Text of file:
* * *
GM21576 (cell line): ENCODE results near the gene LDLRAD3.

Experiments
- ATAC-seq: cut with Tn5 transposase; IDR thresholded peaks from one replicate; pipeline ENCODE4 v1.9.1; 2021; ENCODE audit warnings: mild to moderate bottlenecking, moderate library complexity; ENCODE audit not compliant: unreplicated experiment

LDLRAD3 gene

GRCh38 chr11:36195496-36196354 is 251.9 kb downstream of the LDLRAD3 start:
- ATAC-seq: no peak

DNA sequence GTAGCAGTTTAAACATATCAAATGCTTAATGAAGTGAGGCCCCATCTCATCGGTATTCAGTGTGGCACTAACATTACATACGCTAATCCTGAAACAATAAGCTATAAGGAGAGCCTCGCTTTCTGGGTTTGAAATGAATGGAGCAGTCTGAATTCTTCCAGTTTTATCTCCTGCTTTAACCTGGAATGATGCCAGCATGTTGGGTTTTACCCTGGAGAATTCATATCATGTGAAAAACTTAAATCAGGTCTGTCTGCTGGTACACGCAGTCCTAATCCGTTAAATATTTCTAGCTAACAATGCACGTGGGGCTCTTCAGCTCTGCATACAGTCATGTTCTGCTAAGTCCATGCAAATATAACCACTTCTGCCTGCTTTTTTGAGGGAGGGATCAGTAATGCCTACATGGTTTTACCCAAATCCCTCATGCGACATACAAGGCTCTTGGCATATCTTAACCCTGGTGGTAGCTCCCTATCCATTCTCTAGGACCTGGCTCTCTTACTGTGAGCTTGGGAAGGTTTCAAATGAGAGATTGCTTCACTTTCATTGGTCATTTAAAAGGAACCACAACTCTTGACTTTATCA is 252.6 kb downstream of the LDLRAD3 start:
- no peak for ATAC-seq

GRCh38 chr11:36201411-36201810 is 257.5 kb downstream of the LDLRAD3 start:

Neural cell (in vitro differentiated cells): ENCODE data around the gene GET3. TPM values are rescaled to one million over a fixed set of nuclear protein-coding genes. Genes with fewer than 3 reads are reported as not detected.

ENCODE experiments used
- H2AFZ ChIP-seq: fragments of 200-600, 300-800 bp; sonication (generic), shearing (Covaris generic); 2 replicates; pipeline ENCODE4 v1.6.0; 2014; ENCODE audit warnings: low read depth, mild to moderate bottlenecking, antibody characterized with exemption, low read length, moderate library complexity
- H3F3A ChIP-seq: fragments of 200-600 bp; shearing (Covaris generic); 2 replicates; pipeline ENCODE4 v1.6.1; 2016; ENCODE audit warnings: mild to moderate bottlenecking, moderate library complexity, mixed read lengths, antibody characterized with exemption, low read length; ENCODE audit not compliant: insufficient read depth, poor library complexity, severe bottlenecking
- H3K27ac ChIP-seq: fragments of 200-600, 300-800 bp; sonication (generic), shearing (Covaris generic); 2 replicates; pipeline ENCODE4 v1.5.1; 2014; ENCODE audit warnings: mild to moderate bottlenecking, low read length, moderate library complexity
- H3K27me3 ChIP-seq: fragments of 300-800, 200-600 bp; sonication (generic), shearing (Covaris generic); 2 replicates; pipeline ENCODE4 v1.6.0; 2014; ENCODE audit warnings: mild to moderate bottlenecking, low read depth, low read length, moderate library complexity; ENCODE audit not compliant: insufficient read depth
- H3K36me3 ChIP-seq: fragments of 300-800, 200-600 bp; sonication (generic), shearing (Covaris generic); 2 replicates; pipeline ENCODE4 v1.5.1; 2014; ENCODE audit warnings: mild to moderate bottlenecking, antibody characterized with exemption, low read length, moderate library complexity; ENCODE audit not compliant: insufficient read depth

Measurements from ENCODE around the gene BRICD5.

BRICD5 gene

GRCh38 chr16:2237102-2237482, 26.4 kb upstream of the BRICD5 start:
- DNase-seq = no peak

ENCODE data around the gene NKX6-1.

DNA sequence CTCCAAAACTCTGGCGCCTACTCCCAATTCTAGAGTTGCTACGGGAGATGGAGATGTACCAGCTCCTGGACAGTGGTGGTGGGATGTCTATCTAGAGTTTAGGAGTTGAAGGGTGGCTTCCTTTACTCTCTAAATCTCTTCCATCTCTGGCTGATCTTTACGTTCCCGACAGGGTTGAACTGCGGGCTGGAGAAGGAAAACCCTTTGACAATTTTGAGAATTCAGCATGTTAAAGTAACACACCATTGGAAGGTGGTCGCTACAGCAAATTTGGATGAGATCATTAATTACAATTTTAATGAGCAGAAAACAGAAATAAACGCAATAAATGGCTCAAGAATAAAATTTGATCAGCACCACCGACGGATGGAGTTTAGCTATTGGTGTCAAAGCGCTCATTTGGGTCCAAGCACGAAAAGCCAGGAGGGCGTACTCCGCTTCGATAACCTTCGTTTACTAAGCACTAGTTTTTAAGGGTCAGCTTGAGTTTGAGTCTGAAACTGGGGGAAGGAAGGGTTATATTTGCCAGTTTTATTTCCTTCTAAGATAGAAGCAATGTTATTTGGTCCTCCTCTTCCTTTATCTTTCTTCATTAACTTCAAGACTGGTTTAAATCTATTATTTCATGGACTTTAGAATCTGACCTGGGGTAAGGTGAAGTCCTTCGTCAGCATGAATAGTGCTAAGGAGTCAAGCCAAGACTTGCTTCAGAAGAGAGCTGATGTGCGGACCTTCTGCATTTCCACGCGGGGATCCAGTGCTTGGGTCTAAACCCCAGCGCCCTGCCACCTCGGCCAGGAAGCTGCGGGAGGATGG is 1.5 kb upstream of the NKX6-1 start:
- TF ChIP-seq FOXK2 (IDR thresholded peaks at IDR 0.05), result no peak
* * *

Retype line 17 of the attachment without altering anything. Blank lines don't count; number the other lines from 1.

Measurements from ENCODE around the gene BRICD5.